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Major

Economics

Anticipated Graduation Year

2020

Access Type

Open Access

Abstract

This research studies whether expansions in insurance coverage from the Affordable Care Act resulted in lower rates of suicide among two distinct populations. We study how the ACA’s Dependent Coverage Expansion affected suicide rates for young adult dependents eligible to stay on their parents’ private insurance plans. We also explore how expansions in Medicaid for low-income adults affected suicide rates in the age group most likely gaining coverage. Availability of insurance reduces out of pocket costs for mental health care that may prove beneficial in treating depression and other causes of suicidality reflected in mortality trends observed in the data.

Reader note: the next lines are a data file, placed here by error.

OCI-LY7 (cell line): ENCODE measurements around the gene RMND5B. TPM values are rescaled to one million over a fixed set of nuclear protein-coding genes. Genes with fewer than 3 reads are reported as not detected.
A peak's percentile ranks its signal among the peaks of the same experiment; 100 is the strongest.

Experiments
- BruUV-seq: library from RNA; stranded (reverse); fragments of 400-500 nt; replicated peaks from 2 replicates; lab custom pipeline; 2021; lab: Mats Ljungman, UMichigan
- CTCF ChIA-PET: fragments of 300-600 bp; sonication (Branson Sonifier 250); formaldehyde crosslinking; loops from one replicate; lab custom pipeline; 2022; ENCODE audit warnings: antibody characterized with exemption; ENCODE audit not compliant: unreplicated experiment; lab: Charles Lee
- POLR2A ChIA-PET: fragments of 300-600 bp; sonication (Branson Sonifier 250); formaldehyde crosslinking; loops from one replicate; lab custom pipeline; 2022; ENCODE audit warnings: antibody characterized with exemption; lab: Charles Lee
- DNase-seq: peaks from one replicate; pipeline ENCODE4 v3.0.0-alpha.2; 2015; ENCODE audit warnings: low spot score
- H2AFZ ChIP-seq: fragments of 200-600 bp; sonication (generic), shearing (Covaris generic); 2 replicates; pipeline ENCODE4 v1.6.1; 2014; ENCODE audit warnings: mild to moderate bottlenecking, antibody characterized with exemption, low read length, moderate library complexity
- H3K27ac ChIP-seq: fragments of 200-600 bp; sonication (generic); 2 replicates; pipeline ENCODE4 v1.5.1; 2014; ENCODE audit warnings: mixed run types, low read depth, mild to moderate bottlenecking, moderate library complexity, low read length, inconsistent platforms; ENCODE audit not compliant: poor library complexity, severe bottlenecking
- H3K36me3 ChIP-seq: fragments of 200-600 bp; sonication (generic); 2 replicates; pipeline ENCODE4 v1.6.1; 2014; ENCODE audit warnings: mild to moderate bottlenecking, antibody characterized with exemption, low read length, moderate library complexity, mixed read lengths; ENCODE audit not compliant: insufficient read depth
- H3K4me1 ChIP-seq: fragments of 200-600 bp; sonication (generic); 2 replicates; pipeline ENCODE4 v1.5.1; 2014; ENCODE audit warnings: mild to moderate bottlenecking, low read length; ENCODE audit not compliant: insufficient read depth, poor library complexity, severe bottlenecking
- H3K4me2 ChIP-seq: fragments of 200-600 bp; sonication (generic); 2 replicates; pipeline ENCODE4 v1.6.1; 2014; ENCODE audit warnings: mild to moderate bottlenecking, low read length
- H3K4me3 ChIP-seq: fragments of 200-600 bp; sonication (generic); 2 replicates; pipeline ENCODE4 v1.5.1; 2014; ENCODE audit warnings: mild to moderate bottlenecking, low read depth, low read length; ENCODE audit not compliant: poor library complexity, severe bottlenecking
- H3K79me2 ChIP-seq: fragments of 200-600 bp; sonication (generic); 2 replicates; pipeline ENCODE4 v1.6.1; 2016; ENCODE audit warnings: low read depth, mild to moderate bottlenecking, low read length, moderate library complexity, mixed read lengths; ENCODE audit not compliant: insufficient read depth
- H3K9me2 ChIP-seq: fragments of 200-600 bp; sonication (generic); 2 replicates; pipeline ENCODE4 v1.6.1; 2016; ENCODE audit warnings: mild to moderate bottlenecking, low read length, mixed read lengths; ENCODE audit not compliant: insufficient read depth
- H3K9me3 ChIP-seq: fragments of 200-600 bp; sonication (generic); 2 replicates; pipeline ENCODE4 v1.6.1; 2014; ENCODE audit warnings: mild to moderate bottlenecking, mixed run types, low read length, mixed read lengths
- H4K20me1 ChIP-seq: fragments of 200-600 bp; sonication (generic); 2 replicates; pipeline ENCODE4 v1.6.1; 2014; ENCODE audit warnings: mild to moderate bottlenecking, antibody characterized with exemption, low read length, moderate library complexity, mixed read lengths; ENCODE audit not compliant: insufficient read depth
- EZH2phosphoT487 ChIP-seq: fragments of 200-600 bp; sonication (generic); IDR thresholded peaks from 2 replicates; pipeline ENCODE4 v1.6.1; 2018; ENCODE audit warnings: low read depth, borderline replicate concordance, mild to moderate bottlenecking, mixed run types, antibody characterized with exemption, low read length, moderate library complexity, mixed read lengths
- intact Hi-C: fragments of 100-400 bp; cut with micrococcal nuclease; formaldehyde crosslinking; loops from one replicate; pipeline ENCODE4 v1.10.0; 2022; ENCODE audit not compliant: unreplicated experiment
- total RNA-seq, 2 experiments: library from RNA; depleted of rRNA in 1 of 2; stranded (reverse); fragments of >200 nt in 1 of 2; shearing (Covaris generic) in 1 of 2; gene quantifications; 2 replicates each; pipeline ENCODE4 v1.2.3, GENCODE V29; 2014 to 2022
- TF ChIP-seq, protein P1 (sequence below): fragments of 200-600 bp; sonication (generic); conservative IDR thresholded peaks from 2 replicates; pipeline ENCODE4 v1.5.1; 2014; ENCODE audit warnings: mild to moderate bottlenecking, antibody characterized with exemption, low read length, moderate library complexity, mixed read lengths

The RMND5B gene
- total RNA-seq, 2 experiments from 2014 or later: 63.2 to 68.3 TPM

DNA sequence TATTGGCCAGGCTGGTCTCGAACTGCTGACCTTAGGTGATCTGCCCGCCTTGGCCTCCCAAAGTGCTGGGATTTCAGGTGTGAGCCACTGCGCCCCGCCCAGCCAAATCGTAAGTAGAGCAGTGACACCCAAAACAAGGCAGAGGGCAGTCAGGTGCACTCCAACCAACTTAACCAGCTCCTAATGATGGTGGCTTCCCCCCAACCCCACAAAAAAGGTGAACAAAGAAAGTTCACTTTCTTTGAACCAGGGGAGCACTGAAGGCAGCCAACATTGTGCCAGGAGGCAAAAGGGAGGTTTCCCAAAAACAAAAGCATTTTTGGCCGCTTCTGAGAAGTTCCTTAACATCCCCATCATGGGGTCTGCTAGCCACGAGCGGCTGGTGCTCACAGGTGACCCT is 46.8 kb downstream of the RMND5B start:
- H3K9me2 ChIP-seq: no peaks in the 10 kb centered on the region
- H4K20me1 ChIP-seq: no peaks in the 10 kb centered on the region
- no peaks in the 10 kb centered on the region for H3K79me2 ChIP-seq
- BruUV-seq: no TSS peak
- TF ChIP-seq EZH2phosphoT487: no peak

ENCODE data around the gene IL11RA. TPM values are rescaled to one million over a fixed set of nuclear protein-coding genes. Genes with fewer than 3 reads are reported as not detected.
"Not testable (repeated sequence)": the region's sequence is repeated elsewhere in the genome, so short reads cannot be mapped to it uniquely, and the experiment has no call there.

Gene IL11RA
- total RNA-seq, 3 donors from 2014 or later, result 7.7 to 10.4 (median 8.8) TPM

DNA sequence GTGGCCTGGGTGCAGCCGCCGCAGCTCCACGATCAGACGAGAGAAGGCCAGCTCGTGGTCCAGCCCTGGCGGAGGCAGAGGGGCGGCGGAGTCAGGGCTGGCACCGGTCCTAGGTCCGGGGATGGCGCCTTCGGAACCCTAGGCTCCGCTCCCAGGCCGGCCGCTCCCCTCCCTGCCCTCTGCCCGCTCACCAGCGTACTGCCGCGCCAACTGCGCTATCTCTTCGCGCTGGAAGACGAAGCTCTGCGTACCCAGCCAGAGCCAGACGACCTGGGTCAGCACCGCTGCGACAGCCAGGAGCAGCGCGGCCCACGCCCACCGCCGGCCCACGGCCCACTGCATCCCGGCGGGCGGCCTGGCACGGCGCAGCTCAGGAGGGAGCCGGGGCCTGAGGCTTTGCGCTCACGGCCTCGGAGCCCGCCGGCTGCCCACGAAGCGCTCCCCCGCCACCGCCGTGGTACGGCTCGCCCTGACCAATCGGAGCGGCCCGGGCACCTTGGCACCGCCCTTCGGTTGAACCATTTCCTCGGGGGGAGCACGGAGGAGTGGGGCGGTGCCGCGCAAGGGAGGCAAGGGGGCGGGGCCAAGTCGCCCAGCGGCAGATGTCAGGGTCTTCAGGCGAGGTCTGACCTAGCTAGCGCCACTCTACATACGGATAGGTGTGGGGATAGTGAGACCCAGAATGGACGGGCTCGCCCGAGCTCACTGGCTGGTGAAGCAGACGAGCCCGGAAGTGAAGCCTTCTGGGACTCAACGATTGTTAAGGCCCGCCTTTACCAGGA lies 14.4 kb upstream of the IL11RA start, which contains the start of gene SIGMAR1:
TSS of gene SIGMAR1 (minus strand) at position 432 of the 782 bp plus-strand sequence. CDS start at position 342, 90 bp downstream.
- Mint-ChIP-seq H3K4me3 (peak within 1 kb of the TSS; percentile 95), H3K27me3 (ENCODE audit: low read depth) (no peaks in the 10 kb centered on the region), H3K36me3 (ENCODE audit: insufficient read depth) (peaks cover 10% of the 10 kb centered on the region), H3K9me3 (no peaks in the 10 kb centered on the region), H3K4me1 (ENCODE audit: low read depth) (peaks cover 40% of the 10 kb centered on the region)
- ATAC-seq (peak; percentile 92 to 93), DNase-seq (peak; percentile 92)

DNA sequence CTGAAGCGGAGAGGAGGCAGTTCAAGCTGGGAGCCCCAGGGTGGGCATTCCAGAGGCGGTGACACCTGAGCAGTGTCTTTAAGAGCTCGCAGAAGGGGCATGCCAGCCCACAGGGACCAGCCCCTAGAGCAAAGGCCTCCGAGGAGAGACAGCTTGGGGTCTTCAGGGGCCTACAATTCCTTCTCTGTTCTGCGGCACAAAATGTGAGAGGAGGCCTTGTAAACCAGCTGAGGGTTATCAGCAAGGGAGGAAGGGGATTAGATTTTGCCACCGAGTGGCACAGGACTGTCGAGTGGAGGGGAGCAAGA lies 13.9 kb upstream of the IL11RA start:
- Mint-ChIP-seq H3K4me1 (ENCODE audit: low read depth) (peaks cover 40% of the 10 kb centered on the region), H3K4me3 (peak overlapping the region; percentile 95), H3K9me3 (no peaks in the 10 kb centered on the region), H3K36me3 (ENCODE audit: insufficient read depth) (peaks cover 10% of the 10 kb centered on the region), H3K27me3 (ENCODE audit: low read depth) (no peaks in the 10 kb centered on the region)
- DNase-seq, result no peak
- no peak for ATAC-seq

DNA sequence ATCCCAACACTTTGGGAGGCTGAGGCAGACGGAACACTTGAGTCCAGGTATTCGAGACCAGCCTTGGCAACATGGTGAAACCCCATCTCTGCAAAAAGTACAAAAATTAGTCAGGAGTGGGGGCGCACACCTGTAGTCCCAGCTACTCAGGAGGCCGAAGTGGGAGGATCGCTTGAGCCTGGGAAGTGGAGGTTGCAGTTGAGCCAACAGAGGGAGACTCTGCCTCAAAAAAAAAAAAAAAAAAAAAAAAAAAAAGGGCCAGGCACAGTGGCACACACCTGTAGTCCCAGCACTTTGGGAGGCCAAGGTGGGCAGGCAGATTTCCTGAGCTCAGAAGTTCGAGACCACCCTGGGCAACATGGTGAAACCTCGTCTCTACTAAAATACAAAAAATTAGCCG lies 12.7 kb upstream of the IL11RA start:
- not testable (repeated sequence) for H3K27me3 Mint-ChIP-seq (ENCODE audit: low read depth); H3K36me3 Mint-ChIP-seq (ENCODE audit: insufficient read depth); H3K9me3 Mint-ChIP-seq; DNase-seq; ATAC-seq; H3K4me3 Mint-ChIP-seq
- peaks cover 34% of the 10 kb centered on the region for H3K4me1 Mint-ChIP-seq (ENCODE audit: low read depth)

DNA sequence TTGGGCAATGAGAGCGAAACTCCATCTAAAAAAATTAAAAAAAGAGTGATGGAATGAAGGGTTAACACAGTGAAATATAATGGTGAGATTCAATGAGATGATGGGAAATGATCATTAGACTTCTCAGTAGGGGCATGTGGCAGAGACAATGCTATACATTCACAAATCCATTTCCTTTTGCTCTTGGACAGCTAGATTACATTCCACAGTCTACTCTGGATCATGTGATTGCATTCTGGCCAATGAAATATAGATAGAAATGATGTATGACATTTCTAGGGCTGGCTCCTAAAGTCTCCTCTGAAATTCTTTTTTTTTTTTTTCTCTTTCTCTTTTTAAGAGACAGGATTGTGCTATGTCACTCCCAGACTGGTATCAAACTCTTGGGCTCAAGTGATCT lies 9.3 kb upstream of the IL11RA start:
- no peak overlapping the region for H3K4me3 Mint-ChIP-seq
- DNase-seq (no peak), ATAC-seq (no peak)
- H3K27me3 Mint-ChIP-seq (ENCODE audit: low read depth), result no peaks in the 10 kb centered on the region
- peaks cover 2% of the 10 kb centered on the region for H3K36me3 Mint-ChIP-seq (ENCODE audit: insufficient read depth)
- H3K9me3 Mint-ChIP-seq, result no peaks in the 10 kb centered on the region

Faculty Mentors & Instructors

Tim Classen, Associate Dean for Teaching & Learning, Associate Professor of Economics, Dept. of Economics

Creative Commons License

Creative Commons License
This work is licensed under a Creative Commons Attribution-Noncommercial-No Derivative Works 3.0 License.

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CORRECT ACA Coverage Expansions and Rates of Suicide Among Young and Working Age Adults

This research studies whether expansions in insurance coverage from the Affordable Care Act resulted in lower rates of suicide among two distinct populations. We study how the ACA’s Dependent Coverage Expansion affected suicide rates for young adult dependents eligible to stay on their parents’ private insurance plans. We also explore how expansions in Medicaid for low-income adults affected suicide rates in the age group most likely gaining coverage. Availability of insurance reduces out of pocket costs for mental health care that may prove beneficial in treating depression and other causes of suicidality reflected in mortality trends observed in the data.